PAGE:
|Uni and a Uni|
My reason is quite simple; the term is redundant. Asatru, as originally established in the United States, was originally folkish, and consciously strove to distance itself from the racist elements who would try to turn it into some sort of political movement.
So I'm just going to call it Asatru now.
Asatru is folkish. Anything else is... something else. Universalist Asatru is an oxymoron at best (in the same way that "universalist Navajo religion" would be), and a deliberate attempt at imposing a political agenda on what should be a religious pathway at worst, with the aim of turning Asatru into yet another tool to spread and enforce radical left-wing values, and help destroy native cultures in the process, all in the name of "openness".
Starting in the mid-1990's, the same attempt to turn Asatru into a political movement (this time from the Left) did indeed take hold in the Troth, with the ouster of Edred Thorsson:
The Ring of Troth, as originally conceived, was to act as a body for the training and licensing of a "priesthood" -- to be called Elders. At first, it also steadfastly refused to make any overt statements concerning matters of race or sexual orientation. ... It seems that once the door to "tolerance" was opened, the Ring of Troth was quickly and completely transformed into a "politically correct" version of the troth. (Edred Thorsson, A Book of Troth, p. 19)Religion in general, and Asatru in particular, should be apolitical. Whether that means resisting being co-opted by racists, becoming a tool of political correctness, or whatever political ideology wants to take advantage of the sacred stories of our folk, and the Gods and Goddesses who knew and are our ancestors, those of us who are Asatru must always be vigilant and resist. Part of the problem is that those on the left really can't stop seeing the world through a political lens (or problematic glasses) and thus they instinctively try to turn everything, even Asatru, into a political tool.
"Getting along to get along" with them hasn't worked for the last twenty years, and it's time to stop pretending otherwise. Those who want to turn Asatru into a vehicle to promote a radical left-wing agenda need to be resisted. They are not us, and they should not share the Asatru label.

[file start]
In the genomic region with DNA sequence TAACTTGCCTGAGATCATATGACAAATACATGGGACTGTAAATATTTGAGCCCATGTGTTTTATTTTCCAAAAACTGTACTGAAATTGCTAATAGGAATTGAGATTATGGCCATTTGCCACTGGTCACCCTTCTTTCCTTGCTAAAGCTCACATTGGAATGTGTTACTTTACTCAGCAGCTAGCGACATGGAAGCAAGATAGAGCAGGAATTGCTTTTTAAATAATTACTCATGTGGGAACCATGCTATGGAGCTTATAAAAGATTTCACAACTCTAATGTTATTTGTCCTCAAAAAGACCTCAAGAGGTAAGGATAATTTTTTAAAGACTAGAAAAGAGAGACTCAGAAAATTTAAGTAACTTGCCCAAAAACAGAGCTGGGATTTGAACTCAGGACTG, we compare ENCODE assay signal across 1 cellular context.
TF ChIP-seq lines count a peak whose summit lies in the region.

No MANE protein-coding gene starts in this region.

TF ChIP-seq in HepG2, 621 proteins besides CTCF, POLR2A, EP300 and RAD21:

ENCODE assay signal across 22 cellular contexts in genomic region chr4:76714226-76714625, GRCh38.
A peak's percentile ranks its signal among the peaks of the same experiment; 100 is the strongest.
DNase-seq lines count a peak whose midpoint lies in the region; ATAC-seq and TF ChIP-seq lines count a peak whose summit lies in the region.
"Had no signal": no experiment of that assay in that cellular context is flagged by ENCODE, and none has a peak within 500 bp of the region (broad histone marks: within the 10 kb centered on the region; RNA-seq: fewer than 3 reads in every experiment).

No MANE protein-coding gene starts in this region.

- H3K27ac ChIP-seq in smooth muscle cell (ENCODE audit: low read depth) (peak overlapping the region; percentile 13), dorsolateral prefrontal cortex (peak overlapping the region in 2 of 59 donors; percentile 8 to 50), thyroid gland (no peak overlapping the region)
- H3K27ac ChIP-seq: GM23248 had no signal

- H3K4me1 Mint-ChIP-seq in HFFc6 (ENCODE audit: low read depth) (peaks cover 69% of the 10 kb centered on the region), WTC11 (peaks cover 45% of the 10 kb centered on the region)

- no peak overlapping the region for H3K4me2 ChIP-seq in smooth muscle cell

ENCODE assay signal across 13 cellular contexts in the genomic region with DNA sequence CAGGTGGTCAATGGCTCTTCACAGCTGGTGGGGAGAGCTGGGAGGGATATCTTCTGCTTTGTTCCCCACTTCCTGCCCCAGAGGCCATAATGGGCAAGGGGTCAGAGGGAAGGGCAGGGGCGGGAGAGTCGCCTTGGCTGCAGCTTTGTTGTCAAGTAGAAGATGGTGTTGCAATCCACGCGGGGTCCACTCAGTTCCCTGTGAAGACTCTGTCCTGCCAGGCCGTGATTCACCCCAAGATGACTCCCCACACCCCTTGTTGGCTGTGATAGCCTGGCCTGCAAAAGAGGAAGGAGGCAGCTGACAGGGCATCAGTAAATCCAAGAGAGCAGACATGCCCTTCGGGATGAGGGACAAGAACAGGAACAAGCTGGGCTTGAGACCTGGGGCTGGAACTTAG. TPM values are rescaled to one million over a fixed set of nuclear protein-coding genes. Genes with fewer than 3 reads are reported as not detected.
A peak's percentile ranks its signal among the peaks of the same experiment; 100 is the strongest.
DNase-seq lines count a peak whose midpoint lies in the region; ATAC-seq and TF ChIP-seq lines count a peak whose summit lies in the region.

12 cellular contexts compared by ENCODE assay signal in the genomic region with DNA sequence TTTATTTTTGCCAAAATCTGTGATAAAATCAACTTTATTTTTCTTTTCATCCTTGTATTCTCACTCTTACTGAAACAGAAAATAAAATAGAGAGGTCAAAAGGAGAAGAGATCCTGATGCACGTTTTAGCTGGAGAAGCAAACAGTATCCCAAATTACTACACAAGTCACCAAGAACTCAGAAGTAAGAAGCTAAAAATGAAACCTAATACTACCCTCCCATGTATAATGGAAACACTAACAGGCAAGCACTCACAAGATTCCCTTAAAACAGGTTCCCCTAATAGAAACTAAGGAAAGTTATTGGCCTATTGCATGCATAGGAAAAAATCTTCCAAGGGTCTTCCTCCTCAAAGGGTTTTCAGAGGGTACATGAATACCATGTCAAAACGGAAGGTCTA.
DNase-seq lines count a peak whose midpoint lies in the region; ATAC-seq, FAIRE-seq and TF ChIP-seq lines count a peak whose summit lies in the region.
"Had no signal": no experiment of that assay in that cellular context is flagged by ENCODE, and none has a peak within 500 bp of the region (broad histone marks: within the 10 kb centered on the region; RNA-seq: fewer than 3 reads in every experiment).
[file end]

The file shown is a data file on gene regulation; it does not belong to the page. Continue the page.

|I present the new "Uni" mascot|
This has actually been a long time coming. A vast majority of those who think that the worship of the gods of the Germanic folk is universally applicable to everyone (aka "universalists" or "unis") has engaged in a years-long campaign trying to distance themselves from those of us who feel the opposite is true. Well, I'm going to grant their wish.
From now on, they're Norse neopagans. Now they won't have to worry about being confused with us mean old Asatruar. This shouldn't be a bad thing in their eyes; after all:
The Ring of Troth sits squarely within the Wiccan/ neopagan community ... The Ring of Troth reflects an astonishing diversity, including members with inter-racial marriages and kindreds who boast Jewish,black, homosexual, and even transsexual members. (Jeffrey Kaplan, Radical Religion in America (1997), p. 21)More recently, the Norse neopagans have been well represented at neopagan events such as Pantheacon last year, Many Troth luminaries past and present were featured at what is one of the premier neopagan gatherings this year as well. Everywhere you go, there are Norse neopagans featured at neopagan events, as one would expect. Thus do they earn the label. They've already got one foot on that side of the fence. Heck, with the rampant political correctness in the neopagan community, and with the complete SJW dominance of neopaganism in general, they should feel right at home.
I hear there's some room under that vaunted neopagan umbrella, unis. You're already there in spirit, you might as well take the plunge.